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Publication numberUS3463293 A
Publication typeGrant
Publication dateAug 26, 1969
Filing dateMay 18, 1967
Priority dateMay 18, 1967
Publication numberUS 3463293 A, US 3463293A, US-A-3463293, US3463293 A, US3463293A
InventorsLederer George H
Original AssigneeLederer George H
Export CitationBiBTeX, EndNote, RefMan
External Links: USPTO, USPTO Assignment, Espacenet
Gyro conveyance method
US 3463293 A
Abstract  available in
Images(1)
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Claims  available in
Description  (OCR text may contain errors)

Aug. 26, 1969 H. LEDERER GYRO CONVEYANCE METHOD Filed May 18, 1967 FIG.2-

FIG. 4

GEORGE H. LEDERER United States Patent 3,463,293 GYRO CONVEYAN CE METHOD George H. Lederer, 75 Gordon Road, Willowdale, Ontario, Canada Filed May 18, 1967, Ser. No. 639,529 Int. Cl. B65g 47/24 US. Cl. 198--33 6 Claims ABSTRACT OF THE DISCLOSURE The invention uses the gyro principle to sort or convey articles with circular rims and a centre of gravity offset from such rim, when such articles are supported (or partially supported) and rotating relative to a rotating cylinder.

This invention is directed to a process which uses the gyroscopic precession principle for causing the travel of bodies which are primarily surfaces of revolution and which may be rotated rapidly while supported on a circular locus which is a part of said surface.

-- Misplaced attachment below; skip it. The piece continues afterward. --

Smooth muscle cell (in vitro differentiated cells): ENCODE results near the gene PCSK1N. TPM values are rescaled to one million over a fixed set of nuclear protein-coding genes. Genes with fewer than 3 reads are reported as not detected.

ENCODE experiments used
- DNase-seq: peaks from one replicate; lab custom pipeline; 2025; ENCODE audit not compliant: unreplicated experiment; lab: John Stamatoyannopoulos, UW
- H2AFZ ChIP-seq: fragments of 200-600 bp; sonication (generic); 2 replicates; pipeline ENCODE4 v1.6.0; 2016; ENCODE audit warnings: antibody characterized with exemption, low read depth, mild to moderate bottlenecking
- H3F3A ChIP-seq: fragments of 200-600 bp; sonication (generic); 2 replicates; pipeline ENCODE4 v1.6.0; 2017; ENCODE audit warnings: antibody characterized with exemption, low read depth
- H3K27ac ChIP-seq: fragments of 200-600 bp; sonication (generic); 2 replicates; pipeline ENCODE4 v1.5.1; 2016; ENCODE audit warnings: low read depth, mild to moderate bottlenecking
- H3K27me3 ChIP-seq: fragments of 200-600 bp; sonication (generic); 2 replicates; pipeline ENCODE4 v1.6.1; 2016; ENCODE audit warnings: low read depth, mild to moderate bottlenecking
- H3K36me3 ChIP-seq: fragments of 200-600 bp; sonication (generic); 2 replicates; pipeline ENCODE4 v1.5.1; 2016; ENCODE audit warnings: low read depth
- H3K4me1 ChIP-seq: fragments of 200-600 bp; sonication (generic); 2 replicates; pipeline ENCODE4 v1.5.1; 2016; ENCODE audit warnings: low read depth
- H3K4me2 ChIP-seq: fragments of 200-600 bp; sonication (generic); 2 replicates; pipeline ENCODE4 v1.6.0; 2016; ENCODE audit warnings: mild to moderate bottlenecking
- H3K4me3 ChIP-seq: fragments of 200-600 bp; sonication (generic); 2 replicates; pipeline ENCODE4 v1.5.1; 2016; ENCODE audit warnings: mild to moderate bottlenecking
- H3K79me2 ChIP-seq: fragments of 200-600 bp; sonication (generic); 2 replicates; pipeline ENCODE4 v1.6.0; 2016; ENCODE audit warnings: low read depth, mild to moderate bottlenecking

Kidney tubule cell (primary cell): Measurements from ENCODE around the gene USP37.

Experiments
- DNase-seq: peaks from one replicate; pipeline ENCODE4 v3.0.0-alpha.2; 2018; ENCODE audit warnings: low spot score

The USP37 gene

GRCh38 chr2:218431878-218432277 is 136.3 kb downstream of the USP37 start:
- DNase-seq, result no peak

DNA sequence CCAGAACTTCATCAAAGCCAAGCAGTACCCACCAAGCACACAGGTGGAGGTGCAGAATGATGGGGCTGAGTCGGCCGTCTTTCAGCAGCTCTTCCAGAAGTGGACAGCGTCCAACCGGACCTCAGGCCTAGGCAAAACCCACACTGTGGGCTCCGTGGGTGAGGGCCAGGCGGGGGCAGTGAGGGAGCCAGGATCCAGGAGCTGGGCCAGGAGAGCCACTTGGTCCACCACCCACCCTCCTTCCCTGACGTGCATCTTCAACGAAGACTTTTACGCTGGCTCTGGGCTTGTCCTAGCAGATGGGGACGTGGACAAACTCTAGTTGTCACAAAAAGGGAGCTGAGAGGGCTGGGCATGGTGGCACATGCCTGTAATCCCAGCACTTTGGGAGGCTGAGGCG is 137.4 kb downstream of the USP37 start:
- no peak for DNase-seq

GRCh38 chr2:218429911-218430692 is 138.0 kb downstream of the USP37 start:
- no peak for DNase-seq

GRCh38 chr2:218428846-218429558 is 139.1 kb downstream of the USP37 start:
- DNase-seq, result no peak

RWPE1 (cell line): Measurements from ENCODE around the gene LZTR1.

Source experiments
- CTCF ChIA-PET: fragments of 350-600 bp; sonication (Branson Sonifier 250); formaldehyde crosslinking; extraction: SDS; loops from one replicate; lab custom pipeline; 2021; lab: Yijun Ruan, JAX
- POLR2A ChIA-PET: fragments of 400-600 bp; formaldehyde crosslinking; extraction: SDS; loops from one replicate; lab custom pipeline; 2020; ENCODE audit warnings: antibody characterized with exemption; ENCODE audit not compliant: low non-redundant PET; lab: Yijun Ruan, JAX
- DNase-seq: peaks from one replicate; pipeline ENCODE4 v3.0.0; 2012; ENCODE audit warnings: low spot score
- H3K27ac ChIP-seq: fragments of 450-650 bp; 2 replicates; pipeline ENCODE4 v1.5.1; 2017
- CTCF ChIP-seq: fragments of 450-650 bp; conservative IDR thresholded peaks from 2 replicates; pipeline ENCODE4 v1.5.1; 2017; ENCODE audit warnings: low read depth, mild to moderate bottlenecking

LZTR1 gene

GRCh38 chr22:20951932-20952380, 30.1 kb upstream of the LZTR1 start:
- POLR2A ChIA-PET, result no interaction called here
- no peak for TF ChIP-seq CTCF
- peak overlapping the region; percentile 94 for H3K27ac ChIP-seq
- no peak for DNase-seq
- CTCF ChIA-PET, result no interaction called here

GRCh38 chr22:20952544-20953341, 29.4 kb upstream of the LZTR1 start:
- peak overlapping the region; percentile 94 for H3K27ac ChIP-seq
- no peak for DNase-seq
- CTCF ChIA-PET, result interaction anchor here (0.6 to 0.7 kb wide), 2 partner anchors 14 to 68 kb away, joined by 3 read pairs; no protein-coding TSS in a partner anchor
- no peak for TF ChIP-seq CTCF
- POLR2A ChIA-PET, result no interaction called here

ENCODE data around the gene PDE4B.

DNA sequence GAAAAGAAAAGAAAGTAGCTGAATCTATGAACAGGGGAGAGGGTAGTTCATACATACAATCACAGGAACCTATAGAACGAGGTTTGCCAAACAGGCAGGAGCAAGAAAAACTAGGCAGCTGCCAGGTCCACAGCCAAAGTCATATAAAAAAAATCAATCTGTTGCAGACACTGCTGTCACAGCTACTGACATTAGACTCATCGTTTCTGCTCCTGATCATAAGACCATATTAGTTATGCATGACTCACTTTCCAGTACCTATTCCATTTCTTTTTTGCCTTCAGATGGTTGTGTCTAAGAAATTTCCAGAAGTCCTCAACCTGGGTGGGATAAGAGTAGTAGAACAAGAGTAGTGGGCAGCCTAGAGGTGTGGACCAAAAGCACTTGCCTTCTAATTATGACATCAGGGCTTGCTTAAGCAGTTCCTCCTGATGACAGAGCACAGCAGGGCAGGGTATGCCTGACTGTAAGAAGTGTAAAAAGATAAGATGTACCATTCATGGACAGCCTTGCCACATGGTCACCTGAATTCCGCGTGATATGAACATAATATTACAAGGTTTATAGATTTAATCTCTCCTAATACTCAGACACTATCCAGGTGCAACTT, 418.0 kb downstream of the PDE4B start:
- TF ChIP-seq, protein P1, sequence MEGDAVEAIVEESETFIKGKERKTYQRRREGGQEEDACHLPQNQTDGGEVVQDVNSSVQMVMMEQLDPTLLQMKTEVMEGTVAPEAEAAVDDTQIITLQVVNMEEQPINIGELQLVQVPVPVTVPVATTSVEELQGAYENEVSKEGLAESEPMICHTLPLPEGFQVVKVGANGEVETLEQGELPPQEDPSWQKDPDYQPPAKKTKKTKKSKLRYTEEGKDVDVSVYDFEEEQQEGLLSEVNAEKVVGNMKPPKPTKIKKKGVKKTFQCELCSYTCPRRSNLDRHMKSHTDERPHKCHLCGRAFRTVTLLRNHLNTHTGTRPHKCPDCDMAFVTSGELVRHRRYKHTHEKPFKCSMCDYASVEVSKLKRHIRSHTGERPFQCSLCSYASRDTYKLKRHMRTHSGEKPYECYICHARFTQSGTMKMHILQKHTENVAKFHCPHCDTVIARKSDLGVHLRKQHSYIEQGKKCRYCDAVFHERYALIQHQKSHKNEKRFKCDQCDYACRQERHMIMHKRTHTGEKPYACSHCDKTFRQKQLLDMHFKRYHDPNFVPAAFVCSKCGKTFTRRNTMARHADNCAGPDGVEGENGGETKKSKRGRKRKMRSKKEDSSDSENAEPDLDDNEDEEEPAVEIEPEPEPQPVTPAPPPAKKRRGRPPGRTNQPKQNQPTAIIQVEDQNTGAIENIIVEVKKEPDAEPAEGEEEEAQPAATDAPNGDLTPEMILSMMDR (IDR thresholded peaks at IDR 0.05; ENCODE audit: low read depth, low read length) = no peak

Such bodies include any body which can be viewed in two dimensions as a circular object, such as wheels, round plastic lids, etc. However the inventive process only operates on those of such bodies which have a centre of gravity offset from the plane of such circular locus and which may tip the plane of said locus at least to a small degree when solely supported on the locus of said circle.

FIGURE 1 demonstrates the gyro precession principle;

FIGURE 2 is a vector drawing illustrating the precession principle;

FIGURE 3 shows the invention applied to cause the travel of plastic lids;

FIGURE 4 shows a cross-section of such lid;

FIGURES 5 and 6 are schematic illustrations of the operation of the invention; and

FIGURES 7 and 8 are schematic illustrations on variants of the preferred method of the invention.

In FIGURE 1 is schematically shown a toy or demonstration gyro where a wheel 10 can be made to rotate rapidly on shaft 12 which is universally mounted at one end only on a support 13. The rotation of the wheel is clockwise looking from left toward right in FIGURE 1 and the angular momentum caused by such rotation is represented by the vector S in such drawing. During such rotation the force of gravity exerts a moment on the shaft (and hence on the wheel) which is counterclockwise as viewed in FIGURE 1. Such resultant angular momentum (very small) may be represented as a vector G out of the plane of the paper in FIGURE 1. In FIG- URE 2 the vectors S and G are added, the view of FIG- URE 2 being downward. It will be seen that the resultant angular momentum vector R from the addition of vectors S and G is clockwise looking downwardly from vector S. As the wheel axis tries to align itself with vector R therefore the angular momentum vector S (and hence the wheel axis) turns or precesses clockwise in the view of FIGURE 2.

The same gyroscopic precession occurs at the front wheel of a traveling bicycle when the bicycle is tilted to the right about the fore and aft axis, the resultant gyroscopic moment on the wheel causes it to turn to the right about a vertical axis.